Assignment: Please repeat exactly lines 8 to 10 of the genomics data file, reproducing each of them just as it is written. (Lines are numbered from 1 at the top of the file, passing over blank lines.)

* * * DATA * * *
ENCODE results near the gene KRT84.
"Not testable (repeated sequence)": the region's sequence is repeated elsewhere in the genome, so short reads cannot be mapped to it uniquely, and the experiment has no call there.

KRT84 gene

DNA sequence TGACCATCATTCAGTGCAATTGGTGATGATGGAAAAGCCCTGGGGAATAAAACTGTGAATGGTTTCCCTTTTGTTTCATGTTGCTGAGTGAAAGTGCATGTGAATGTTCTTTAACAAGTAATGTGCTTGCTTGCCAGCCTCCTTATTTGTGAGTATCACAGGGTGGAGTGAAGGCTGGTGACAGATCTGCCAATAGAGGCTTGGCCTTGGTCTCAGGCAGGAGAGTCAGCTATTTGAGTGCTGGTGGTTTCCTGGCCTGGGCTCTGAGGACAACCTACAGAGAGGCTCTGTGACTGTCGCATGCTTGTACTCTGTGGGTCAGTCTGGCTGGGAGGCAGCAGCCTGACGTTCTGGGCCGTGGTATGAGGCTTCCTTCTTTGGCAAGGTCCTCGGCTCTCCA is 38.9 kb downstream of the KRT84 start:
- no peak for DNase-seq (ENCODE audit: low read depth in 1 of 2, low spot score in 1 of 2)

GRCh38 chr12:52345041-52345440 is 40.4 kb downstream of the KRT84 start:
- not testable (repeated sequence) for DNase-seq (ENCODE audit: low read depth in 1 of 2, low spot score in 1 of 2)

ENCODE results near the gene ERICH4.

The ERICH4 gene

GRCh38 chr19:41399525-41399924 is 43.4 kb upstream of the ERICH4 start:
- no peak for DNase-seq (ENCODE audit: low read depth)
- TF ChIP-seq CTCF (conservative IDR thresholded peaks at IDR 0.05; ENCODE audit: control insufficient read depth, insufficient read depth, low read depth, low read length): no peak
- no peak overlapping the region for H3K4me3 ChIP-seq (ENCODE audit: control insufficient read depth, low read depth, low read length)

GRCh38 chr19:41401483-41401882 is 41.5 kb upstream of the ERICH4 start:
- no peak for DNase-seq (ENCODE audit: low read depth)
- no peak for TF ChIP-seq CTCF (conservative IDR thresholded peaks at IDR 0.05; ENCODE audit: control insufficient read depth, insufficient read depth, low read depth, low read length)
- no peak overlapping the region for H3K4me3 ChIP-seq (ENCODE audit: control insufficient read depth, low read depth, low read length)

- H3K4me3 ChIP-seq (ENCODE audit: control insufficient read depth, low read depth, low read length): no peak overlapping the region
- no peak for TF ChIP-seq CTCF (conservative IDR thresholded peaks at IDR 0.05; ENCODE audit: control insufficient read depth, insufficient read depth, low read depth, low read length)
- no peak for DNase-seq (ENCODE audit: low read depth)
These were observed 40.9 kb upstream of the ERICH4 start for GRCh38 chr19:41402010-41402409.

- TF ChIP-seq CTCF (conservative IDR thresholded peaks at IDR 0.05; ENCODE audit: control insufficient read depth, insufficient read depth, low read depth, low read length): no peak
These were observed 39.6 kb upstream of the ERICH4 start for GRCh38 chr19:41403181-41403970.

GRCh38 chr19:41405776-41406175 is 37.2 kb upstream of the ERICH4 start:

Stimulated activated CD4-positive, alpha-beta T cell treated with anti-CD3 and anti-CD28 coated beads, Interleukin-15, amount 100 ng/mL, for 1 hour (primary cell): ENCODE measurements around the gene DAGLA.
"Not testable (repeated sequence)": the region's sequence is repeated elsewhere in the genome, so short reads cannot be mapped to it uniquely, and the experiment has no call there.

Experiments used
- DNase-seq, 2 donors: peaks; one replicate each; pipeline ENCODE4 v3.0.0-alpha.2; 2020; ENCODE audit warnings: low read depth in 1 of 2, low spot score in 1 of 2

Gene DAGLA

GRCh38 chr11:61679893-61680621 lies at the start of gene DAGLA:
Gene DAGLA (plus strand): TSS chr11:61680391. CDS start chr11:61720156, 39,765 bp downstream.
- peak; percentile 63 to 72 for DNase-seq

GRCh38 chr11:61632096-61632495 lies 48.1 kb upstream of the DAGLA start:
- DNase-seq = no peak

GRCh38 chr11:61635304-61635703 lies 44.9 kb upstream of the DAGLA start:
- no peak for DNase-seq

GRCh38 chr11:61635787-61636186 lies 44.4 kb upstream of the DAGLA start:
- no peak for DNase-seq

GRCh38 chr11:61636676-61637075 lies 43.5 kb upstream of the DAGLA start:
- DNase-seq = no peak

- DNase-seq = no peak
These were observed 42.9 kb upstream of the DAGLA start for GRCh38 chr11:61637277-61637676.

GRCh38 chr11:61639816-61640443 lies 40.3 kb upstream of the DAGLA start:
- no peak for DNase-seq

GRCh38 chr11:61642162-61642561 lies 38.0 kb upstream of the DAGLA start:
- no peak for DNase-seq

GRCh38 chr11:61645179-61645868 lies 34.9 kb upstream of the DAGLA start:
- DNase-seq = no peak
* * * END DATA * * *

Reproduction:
ENCODE results near the gene ERICH4.

The ERICH4 gene

GRCh38 chr19:41399525-41399924 is 43.4 kb upstream of the ERICH4 start: